France restricts visitors in attempts to rescue beloved beach in Calanques near Marseille

French authorities said on Monday that they would begin testing limited daily permits to visit one of the most pristine bays near the Mediterranean city of Marseille, where summer masses have greatly increased the risk of erosion.

The high cliffs and the sapphire blue water at the pebble beach Sugiton are one of the main tourist attractions for Calanque National Park, not least because other parts of the forest reserve are often closed due to fire risks.

Around 1,500 people gather on the site every day during the high season, a major environmental strain for an escape just minutes outside France’s second largest city.

In recent years, people have increasingly stepped down the slope to the beach instead of taking the path that is intended to limit damage to vegetation.

“There is a real risk of erosion because there is some soil, not just rock, and in particular pine roots can be exposed and weakened,” a spokesman for the park told AFP.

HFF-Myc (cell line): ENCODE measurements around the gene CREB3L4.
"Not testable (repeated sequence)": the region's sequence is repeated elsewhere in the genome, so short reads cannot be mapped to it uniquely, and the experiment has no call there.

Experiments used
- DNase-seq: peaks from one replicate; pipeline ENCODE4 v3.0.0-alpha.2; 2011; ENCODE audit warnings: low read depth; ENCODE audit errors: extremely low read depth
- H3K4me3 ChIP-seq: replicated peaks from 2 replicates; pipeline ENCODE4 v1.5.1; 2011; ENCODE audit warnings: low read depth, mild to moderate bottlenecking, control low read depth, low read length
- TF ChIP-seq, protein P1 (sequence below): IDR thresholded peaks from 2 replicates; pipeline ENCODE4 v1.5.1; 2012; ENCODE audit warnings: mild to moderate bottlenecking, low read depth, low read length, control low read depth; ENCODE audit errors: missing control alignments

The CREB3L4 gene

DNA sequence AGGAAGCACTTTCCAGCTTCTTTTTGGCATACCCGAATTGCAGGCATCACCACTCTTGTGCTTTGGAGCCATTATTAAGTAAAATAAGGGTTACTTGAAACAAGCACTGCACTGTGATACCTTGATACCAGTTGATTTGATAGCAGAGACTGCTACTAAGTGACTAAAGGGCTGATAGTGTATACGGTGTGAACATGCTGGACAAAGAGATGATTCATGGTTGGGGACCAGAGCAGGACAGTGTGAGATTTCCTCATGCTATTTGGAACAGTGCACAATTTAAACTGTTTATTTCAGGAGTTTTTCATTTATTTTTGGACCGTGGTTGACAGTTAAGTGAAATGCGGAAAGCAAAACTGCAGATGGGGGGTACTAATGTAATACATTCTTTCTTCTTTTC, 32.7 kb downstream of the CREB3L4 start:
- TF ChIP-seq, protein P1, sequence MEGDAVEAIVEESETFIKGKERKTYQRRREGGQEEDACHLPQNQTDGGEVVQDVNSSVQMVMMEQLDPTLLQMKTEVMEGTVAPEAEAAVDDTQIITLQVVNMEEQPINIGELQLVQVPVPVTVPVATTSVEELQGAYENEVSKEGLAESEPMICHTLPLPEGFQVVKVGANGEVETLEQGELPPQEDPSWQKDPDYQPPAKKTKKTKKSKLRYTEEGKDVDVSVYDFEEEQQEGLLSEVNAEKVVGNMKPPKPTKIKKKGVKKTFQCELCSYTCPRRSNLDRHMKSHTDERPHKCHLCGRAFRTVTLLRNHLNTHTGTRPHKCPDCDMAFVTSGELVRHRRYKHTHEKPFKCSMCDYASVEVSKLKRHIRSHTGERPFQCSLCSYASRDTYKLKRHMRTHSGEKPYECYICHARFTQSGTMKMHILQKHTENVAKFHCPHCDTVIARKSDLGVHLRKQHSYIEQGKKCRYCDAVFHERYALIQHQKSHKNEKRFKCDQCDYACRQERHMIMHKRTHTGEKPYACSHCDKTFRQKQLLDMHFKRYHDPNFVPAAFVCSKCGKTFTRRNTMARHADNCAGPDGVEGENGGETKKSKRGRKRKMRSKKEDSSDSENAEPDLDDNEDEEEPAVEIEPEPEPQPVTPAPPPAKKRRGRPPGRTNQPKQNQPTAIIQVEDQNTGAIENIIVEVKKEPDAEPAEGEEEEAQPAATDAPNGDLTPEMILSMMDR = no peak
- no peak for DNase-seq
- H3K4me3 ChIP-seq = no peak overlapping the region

“We could lose the whole landscape if we did nothing,” he said.

A sign in Marseille on March 16, 2021 indicates the start of the regulated area of ​​Calanque National Park when new measures were announced to stop overcrowding after a hectic summer season 2020. © Nicolas Tucat, AFP To limit the number of visitors to 200 or 300 per day, a free booking site to be created with tests starting this spring, before implementation from “at least” July 15 to August 15.

Rangers will check permits at the entrance to the inlet and also perform random sampling, in an action that would be the first of its kind for a French national park.

It is the latest step for authorities fighting over-use on the environmentally fragile coastline.

They have already banned unauthorized boats from mooring at the entrances, drastically reduced parking spaces and started posting pictures of the crowded beaches on social media to discourage people from coming.

(AFP)

This website uses cookies to improve your experience. We'll assume you're ok with this, but you can opt-out if you wish. Accept Read More